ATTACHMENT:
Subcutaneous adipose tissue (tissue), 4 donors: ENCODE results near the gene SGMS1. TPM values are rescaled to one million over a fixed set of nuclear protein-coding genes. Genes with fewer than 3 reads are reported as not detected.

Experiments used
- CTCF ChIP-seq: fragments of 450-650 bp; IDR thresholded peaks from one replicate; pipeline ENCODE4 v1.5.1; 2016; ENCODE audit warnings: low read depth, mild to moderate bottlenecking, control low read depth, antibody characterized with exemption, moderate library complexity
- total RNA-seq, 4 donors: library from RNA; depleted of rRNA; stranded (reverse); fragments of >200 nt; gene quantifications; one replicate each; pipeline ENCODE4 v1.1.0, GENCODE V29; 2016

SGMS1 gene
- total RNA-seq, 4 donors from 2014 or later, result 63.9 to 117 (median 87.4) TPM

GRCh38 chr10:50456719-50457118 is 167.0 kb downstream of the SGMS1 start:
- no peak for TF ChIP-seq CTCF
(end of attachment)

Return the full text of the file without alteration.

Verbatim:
Subcutaneous adipose tissue (tissue), 4 donors: ENCODE results near the gene SGMS1. TPM values are rescaled to one million over a fixed set of nuclear protein-coding genes. Genes with fewer than 3 reads are reported as not detected.

Experiments used
- CTCF ChIP-seq: fragments of 450-650 bp; IDR thresholded peaks from one replicate; pipeline ENCODE4 v1.5.1; 2016; ENCODE audit warnings: low read depth, mild to moderate bottlenecking, control low read depth, antibody characterized with exemption, moderate library complexity
- total RNA-seq, 4 donors: library from RNA; depleted of rRNA; stranded (reverse); fragments of >200 nt; gene quantifications; one replicate each; pipeline ENCODE4 v1.1.0, GENCODE V29; 2016

SGMS1 gene
- total RNA-seq, 4 donors from 2014 or later, result 63.9 to 117 (median 87.4) TPM

GRCh38 chr10:50456719-50457118 is 167.0 kb downstream of the SGMS1 start:
- no peak for TF ChIP-seq CTCF